Collecting Masterpieces
Photo of a-rare-situla-campanian-red-figure-ware-galerie-golconda

 

Ancient Greece And Rome
RARE SITULA AMPHORA WITH RED FIGURES
Magna Graecia ­(780 - 211 BC)

Ex Bernard Buffet Collection (French painter 1929-1999)

 

Object :
Nº 421
Medium :
Terracotta
Dimensions :
Height: 43 cm (16.9”) – Width: 15 cm (5.9”)
Bibliography :
Published in the book « Collecting Masterpieces » Part one, by Beryl Cavallini, page 90 - 91

Amphora in terra-cotta with a decoration of red figures. Semi-elongated belly on a piedouche, narrow and convex neck. Vertical handle with central protuberance attached to the mouth, pierced with a hole. On one face, a woman represented three quarters from behind, skin painted white, wearing a long chiton, of which the folds are drawn with a fine brush, and holding a situla in her left hand. On the other face, a Samnite warrior is painted with a short tunic holding a lance in his right hand. Helmet, belt and shield are painted in white. Figures separated by two big palmettes. Two horizontal friezes of parallel lines are placed on the low part of the belly and on the shoulder of the vase. Neck decorated with palmettes and with geometrical forms. The object is signed on the neck with what could be Etruscan letters. Signatures are very rare on that sort of vase, even if we still have no reply on who could be that painter. Good state of preservation. Light wear on the surface in some areas of the painting.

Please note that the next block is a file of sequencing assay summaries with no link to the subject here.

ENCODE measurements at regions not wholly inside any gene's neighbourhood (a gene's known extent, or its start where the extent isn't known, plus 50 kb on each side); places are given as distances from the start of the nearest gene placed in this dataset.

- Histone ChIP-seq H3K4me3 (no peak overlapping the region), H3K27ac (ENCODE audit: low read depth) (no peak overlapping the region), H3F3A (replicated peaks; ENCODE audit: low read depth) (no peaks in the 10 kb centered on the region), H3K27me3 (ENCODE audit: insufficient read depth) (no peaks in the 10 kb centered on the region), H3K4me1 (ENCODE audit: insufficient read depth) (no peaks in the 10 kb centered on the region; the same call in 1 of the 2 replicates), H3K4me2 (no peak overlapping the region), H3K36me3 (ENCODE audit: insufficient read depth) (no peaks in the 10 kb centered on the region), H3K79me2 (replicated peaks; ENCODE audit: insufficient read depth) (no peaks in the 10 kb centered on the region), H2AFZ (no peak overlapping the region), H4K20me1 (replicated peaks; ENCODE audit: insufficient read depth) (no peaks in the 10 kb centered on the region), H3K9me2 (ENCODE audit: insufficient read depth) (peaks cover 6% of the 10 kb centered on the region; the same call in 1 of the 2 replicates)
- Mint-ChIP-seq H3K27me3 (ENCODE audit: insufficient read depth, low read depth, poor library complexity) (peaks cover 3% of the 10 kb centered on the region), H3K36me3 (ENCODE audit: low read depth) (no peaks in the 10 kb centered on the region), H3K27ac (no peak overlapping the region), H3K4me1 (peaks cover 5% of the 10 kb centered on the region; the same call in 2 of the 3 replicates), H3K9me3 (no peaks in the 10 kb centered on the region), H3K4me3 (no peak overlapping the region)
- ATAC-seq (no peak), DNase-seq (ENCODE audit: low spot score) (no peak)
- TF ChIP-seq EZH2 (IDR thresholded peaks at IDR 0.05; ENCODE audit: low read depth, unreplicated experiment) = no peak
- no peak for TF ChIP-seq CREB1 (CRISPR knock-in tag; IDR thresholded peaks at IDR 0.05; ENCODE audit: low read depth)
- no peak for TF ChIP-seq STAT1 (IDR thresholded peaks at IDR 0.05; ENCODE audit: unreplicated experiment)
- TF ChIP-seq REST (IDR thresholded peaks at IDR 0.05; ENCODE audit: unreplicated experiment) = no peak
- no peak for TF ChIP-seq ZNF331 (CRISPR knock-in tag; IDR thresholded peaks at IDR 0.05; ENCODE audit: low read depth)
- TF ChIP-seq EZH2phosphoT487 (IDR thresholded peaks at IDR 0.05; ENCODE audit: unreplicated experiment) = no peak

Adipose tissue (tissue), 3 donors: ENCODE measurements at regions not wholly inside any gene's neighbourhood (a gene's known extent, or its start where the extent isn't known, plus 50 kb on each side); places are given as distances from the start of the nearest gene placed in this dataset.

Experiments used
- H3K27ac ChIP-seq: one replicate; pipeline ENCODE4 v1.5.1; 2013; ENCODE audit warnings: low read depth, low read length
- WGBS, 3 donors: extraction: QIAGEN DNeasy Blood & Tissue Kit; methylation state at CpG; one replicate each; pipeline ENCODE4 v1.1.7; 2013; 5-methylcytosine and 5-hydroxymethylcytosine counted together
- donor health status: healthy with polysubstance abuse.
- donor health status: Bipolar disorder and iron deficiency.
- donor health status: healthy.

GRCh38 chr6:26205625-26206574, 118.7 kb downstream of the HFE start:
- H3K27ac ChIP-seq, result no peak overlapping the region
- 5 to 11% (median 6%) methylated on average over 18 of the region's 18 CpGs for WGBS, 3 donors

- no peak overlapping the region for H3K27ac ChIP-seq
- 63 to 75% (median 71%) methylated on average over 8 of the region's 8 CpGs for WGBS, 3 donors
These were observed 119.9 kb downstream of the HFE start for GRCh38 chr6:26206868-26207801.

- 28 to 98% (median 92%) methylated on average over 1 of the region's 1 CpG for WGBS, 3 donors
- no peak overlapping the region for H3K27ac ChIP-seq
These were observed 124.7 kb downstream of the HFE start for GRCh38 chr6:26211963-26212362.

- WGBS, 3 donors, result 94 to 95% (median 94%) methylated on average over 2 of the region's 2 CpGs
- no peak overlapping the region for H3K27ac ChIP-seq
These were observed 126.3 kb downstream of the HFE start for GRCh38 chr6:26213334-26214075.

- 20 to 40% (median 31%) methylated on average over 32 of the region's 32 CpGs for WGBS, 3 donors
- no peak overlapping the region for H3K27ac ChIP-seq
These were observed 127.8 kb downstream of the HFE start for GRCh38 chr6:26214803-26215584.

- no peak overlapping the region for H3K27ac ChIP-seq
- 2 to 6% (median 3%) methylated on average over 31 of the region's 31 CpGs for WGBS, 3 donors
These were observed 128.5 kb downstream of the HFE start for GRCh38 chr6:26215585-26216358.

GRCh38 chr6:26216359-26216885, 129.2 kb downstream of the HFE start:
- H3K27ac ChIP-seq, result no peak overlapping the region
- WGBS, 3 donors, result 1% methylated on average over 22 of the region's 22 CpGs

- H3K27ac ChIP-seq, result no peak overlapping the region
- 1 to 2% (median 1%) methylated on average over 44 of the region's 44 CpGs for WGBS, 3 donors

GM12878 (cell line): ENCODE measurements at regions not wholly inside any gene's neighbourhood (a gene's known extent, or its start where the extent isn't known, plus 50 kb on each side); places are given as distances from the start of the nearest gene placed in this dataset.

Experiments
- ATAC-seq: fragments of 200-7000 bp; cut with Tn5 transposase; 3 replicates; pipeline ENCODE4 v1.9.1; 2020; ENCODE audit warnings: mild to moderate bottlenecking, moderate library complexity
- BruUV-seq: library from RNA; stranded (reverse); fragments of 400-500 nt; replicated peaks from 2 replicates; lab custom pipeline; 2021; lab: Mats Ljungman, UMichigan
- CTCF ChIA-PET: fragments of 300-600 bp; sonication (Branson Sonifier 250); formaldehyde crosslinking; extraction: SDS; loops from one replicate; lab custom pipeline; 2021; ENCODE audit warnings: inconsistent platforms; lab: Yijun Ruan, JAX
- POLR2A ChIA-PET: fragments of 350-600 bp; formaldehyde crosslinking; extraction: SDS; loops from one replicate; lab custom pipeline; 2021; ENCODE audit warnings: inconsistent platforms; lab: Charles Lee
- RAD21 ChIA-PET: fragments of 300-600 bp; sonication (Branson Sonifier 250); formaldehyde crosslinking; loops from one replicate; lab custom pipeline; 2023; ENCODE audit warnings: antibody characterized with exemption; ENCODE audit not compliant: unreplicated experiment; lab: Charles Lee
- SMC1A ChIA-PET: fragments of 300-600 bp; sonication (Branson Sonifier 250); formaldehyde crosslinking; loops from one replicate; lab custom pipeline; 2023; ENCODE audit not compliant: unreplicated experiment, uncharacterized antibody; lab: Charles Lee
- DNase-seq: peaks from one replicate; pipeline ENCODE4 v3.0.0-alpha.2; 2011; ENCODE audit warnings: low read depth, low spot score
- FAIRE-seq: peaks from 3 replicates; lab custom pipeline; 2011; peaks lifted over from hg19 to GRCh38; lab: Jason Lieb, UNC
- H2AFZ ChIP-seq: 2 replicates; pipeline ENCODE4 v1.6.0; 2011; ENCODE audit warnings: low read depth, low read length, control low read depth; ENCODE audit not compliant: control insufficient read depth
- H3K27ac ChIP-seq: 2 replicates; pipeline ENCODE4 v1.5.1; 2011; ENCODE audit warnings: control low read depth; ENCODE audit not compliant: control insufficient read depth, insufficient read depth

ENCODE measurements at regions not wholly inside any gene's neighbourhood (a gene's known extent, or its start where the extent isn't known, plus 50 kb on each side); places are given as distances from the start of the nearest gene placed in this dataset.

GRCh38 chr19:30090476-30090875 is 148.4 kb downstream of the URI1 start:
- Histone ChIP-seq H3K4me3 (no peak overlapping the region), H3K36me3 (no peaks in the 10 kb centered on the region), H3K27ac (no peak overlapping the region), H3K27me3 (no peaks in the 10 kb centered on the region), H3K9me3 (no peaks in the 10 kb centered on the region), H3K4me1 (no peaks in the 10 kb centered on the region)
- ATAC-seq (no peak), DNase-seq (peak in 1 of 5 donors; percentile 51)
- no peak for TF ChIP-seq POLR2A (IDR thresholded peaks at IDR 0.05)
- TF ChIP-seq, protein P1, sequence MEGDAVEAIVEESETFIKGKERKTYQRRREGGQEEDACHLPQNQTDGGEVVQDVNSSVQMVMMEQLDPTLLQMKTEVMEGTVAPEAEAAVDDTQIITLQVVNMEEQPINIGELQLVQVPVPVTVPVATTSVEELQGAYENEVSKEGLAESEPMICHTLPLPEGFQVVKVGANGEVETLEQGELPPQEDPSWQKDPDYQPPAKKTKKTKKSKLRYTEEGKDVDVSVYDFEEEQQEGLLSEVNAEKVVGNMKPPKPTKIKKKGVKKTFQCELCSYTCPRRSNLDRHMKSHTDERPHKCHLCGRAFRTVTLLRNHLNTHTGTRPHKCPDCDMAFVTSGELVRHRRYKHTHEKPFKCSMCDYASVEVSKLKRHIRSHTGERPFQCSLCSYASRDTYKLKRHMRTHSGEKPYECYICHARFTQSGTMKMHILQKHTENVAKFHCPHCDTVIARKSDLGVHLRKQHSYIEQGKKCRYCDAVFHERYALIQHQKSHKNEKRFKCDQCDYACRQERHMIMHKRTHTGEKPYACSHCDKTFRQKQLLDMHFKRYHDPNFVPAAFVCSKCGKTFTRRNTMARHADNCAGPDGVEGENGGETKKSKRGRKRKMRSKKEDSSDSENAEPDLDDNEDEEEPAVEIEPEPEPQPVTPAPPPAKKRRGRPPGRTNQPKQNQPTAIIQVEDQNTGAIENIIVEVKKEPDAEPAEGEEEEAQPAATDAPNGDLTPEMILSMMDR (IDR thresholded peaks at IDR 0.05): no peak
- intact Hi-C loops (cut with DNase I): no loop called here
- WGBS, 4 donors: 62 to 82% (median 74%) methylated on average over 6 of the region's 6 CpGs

Situla is a Latin term used for elaborated bucket-shaped vessels that were found in Europe from the Iron age, and most of the time were made of bronze. This situla has the typical shape of the potteries coming from workshops located in Campania in the 4th century BC. where the centres of Capua and Cumae are known for the production of situlae. The piece is signed on the inner lip of the neck, which is unusual, signing was not really a habit of the pot makers at that time. Maybe the designer of this vase considered himself so famous that he would add value to the vase by signing it. A picturesque note is created by the depiction of Samnites, soldiers who were among the first gladiators of the Roman games, dressed in local costume. After the defeat of Samnium, located south of the Apennines, in 308 BC, the Romans confiscated the Samnites’ weapons and armour, allowing them as a punishment to be carried by warriors taking part in ceremonies and fake battles organised to accompany banquets. Here, the warrior wears a short tunic, and the helmet, belt and shield are all painted in white. The figures are separated by two large palmettes. The Musée du Louvre possesses a twin piece.